There is one book that explains the Bush presidency just about better than any other I have read — and it hardly deals with Bush. It focuses on Vice President Cheney’s all-but-in-name presidency.
Barton Gellman’s Angler: The Cheney Vice Presidency deserves another Pulitzer on top of the one that Gellman and co-author Jo Becker already won in 2008 for their riveting four part series on Cheney, his team, and their surprisingly large impact on the nation’s economic and national security positions.
I reviewed the book for this month’s American Conservative magazine. The entire essay is linked here but here is an excerpt for others:
The curious way in which Cheney maneuvered himself onto Bush’s ticket is one of many disturbing stories in this new and brilliantly researched account of Cheney’s adventures as Bush’s “No. 2.” Barton Gellman, Pulitzer-winning Washington Post journalist, examines the nuts and bolts of Cheney’s power apparatus. He shows how a mere vice president engineered a massive expansion of presidential power, knocked back the constitutional authority of Congress and the judiciary, helped launch an illegitimate war, developed a system for spying on America’s citizens, oversaw White House-sanctioned torture, and pushed official secrecy to unprecedented levels. We see how Cheney punctured America’s mystique as a benign and respected nation–how he shattered the moral, economic, and military pillars of American power.
Gellman had access to a surprising number of Cheney’s close aides and others in the Bush White House. He records previously unknown anecdotes about the inner workings of the administration and Cheney’s take-no-prisoners approach to winning policy battles. While Bush and members of his inner circle like Karl Rove seemed to be obsessed with the political machinations of their work, Cheney had a deeper purpose behind his crusades. For him politics and political gamesmanship, seduction, and intimidation were all about changing the nation’s policy course–all about principle. Cheney wasn’t much interested in weather politics. When Bush ordered him to survey Hurricane Katrina’s damage, he reluctantly complied. But his heart and soul were invested in the most important and controversial aspects of the Bush presidency, the policy areas he cared about most–terrorism, intelligence, national security, energy, environmental policy, tax and budget issues.
Gellman makes the fascinating and convincing claim that Cheney’s notorious secret meetings with energy lobbyists, which prompted legal complaints from various NGO’s, Congress, and the U.S. Government Accountability Office, were never about anything important. Cheney and his abrasive lawyer David Addington wanted to bring on governmental crises and tensions with Congress in order to demonstrate the dominance and infallibility of presidential power, which they defined as the “unitary executive.” In Gellman’s framing, Cheney saw 9/11, discussions with energy lobbyists, and even torture policy as mere vehicles for asserting his vision of a near monarchial presidency.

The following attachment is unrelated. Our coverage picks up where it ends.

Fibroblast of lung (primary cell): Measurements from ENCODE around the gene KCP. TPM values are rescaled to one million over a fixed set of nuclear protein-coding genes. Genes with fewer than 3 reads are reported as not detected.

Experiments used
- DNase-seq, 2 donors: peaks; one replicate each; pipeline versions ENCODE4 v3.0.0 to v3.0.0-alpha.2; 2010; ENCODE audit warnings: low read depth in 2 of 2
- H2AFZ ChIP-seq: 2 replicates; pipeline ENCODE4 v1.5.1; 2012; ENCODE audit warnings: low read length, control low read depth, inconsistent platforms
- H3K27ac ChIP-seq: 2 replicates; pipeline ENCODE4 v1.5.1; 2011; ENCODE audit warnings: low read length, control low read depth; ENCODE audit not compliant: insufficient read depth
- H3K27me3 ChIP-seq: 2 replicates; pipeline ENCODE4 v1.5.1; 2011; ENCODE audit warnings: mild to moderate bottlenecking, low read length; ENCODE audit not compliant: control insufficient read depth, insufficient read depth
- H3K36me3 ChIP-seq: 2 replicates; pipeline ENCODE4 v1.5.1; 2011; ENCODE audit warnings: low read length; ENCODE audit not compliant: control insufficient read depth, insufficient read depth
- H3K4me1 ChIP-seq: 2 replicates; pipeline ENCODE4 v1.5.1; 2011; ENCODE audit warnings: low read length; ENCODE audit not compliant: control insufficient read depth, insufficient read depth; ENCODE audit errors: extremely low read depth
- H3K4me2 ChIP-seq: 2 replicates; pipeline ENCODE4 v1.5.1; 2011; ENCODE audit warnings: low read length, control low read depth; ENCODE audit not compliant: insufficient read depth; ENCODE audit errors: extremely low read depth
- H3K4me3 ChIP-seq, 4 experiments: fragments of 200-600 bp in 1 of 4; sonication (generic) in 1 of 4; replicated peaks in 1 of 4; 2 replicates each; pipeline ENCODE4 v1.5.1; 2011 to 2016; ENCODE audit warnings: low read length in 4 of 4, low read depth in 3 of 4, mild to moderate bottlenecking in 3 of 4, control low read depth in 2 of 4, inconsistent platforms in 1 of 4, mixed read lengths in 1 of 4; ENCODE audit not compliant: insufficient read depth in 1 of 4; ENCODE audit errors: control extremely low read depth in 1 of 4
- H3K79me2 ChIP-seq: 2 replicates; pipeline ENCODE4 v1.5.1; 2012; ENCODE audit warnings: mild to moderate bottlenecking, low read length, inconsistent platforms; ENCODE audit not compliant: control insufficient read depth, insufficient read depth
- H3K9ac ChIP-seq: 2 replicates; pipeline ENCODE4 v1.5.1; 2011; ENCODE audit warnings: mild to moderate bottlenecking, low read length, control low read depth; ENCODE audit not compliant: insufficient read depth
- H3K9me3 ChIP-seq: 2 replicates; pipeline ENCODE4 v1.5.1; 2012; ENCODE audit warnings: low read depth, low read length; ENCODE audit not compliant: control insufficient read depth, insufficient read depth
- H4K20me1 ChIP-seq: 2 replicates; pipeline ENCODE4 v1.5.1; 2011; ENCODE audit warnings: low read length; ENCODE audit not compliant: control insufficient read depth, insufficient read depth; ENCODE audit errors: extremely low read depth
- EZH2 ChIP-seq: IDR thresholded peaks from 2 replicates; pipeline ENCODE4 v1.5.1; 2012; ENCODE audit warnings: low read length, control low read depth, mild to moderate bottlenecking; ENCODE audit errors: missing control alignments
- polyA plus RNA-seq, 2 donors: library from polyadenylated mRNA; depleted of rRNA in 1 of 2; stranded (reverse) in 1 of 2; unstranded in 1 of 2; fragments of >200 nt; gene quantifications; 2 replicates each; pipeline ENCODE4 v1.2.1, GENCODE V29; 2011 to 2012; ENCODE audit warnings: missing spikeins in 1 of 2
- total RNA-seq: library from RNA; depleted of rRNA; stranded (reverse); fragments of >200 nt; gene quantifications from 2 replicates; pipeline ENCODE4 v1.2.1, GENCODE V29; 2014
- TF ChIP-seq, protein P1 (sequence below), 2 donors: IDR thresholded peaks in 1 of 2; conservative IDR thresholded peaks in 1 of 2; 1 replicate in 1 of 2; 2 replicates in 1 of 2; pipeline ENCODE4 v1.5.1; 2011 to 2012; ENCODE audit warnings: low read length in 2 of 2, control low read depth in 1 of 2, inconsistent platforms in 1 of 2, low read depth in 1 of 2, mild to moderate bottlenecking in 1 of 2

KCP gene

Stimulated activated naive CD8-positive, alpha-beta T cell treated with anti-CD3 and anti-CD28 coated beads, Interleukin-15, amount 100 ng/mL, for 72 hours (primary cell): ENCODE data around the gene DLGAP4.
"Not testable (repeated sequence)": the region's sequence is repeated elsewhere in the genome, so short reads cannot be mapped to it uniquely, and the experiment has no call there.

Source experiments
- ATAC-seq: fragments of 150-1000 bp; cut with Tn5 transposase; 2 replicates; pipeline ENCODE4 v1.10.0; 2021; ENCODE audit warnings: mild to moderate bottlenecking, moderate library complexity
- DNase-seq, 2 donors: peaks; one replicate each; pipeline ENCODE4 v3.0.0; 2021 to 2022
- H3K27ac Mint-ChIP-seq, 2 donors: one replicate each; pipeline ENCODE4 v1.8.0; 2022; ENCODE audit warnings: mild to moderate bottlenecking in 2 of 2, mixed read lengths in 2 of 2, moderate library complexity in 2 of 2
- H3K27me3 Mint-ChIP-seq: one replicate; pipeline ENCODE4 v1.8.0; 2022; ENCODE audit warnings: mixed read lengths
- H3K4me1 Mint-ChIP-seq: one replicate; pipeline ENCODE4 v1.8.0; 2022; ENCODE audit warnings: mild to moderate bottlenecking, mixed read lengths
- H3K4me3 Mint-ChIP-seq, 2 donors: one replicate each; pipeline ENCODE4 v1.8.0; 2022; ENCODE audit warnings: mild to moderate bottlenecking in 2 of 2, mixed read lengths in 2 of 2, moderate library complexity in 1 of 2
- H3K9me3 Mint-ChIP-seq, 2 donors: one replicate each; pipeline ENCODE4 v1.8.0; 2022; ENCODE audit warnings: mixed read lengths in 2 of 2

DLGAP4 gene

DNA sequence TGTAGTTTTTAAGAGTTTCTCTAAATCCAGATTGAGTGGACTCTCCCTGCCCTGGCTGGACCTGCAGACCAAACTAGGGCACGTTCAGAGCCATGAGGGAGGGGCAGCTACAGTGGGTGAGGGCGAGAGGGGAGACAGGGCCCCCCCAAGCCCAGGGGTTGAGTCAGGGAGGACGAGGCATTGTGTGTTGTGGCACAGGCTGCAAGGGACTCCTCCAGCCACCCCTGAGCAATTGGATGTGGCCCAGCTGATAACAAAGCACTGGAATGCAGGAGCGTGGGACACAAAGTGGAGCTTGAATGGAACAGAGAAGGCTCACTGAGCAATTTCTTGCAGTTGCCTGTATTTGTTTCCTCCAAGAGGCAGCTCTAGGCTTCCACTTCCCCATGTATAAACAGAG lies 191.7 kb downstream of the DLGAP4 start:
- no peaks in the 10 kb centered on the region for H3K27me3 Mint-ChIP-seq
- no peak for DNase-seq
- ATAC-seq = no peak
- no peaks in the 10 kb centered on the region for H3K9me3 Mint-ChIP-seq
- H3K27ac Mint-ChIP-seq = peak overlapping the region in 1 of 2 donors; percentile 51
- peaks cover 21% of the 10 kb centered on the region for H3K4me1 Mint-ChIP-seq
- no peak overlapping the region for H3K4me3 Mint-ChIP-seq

Angler leads its readers to think that, even without 9/11, Cheney would have found triggers to justify his imperial expansion of presidential powers and official secrecy, his pugnacious disregard for international law, the huge defense spending increases, the war against Iraq–or whatever nation would show that America was an irresistible force–and the massive tax cuts. Gellman argues that Cheney was never an apostle of neoconservatism. He didn’t have a burning desire to establish democracy in Iraq. For Cheney, John Bolton, Addington, and others, Iraq was but a means to an end–a tool to expand presidential prerogatives. The same does not necessarily apply to Scooter Libby, a leading neoconservative thinker who strongly favored the invasion for ideological reasons.
This book is simply one of the scariest stories ever written about contemporary America. Cheney and Addington essentially hijacked the bureaucracy of national security and put themselves in the cockpit of government. In chapter after chapter, we read how Cheney set about constructing a secretive system of government and policymaking in which he was accountable to almost no one. We see, for instance, how Cheney pushed through the second round of tax cuts–a move that made even Bush uncomfortable–and how he undermined Christine Todd Whitman, then administrator of the Environmental Protection Agency, over laws regarding air quality.
In contrast to the protagonist and his agents, there are heroes. John Bellinger, a senior lawyer on the National Security Council and then at the State Department under Condoleezza Rice, fought for the interests of Congress and international law. For that, he was beleaguered by Addington and frozen out of the conspiracy to create the legal rationalization for the domestic electronic eavesdropping program. He has nonetheless stayed in the game for the last seven years, trying to bring about a return to Geneva-like standards and end the administration’s extralegal detainee policies.
[For more, read here.]
Bravo to Joe Biden who during his debate with Sarah Palin said how it was with Cheney. Biden called him “one of the most dangerous vice presidents in America’s history.”
Gellman’s book tells you why. It’s a must read.
— Steve Clemons